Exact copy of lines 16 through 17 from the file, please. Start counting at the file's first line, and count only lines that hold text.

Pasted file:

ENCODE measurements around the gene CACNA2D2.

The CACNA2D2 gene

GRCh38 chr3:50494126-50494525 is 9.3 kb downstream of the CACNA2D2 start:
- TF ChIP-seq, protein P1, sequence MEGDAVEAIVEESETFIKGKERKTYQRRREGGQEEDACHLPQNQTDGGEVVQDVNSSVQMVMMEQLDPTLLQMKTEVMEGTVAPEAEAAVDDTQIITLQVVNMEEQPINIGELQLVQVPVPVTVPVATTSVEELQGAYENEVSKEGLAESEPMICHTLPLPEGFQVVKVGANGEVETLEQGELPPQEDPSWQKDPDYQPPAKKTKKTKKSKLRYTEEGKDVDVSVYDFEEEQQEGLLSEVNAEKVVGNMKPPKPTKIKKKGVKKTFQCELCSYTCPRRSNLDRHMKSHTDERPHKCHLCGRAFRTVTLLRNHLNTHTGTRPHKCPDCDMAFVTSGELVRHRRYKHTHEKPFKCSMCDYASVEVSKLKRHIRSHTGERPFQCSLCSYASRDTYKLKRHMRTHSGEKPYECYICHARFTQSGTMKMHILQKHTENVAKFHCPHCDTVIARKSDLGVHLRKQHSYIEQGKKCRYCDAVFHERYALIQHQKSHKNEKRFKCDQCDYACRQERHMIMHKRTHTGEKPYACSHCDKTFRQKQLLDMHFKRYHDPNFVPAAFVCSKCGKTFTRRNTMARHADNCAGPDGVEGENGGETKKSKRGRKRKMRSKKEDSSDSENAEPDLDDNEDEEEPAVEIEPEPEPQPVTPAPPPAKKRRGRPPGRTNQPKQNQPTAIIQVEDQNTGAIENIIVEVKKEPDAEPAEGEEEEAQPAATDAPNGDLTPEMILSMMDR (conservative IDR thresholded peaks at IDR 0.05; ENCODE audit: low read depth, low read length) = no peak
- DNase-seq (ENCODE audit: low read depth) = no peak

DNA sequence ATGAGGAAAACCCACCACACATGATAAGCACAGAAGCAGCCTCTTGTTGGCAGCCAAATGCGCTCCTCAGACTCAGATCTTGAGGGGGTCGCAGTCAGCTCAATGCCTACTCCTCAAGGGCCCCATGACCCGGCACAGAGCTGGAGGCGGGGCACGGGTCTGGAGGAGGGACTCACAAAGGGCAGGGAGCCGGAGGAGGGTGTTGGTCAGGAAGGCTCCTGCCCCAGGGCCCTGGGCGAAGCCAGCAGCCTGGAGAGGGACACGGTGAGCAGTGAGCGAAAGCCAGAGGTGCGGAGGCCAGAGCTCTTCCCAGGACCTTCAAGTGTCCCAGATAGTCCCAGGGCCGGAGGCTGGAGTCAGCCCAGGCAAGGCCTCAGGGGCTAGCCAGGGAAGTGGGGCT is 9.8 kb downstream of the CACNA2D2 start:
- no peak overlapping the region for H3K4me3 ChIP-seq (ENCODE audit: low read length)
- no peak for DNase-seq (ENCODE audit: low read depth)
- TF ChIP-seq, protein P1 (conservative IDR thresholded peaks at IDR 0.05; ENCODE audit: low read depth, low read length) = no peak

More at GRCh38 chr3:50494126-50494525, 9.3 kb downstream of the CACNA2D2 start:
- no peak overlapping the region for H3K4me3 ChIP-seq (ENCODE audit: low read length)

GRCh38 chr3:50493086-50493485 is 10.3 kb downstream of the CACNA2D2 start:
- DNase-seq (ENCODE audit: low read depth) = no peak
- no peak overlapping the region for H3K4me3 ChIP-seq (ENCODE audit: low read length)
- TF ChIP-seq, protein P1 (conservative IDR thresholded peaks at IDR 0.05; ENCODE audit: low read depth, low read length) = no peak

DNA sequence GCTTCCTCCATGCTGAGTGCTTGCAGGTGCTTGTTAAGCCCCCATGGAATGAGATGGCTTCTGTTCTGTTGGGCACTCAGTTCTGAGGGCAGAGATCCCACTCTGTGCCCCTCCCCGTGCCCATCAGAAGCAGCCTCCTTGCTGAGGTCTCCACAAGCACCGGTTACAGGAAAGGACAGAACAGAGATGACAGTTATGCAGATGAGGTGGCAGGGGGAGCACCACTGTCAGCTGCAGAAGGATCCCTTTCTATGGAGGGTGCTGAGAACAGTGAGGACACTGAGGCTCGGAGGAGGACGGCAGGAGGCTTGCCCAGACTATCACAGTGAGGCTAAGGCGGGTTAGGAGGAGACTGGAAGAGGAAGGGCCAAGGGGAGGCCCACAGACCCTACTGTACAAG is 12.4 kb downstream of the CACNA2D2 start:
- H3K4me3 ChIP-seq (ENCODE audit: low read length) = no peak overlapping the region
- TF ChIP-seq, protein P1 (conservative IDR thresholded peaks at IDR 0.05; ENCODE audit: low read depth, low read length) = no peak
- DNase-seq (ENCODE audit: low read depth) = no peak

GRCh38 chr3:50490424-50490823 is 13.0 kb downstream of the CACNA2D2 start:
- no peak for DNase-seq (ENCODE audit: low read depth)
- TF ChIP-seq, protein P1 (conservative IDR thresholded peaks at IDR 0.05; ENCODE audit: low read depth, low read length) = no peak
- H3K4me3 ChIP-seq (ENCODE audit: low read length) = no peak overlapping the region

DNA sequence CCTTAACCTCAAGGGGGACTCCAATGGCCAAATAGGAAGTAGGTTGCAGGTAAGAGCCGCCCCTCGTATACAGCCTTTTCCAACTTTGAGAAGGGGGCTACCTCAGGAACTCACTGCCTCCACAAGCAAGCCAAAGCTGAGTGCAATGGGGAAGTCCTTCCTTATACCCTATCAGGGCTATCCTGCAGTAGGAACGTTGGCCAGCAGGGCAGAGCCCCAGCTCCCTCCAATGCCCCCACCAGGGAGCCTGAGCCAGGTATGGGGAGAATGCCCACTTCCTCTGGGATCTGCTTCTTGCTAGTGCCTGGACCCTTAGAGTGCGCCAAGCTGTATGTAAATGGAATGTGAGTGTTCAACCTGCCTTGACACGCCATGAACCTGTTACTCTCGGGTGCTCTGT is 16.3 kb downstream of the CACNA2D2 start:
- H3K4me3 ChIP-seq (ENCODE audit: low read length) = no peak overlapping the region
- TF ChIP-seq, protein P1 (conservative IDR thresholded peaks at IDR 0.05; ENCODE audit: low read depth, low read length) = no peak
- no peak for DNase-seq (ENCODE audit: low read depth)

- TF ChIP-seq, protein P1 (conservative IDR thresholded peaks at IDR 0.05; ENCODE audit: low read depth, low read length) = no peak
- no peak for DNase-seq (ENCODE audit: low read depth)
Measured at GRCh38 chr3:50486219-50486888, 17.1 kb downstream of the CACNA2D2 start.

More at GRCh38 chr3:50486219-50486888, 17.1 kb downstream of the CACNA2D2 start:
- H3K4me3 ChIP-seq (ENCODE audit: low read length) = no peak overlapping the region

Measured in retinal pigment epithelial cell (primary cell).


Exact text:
DNA sequence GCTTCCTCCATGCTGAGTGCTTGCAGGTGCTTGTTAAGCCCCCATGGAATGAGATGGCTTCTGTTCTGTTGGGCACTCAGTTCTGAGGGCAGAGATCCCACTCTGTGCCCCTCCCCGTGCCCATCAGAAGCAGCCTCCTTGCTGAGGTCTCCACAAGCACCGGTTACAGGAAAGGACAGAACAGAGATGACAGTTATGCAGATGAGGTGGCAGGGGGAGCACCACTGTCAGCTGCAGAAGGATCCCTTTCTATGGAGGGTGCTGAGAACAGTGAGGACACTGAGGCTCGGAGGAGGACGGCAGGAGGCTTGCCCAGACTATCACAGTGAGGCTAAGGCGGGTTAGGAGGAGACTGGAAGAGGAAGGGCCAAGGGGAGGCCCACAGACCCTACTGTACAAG is 12.4 kb downstream of the CACNA2D2 start:
- H3K4me3 ChIP-seq (ENCODE audit: low read length) = no peak overlapping the region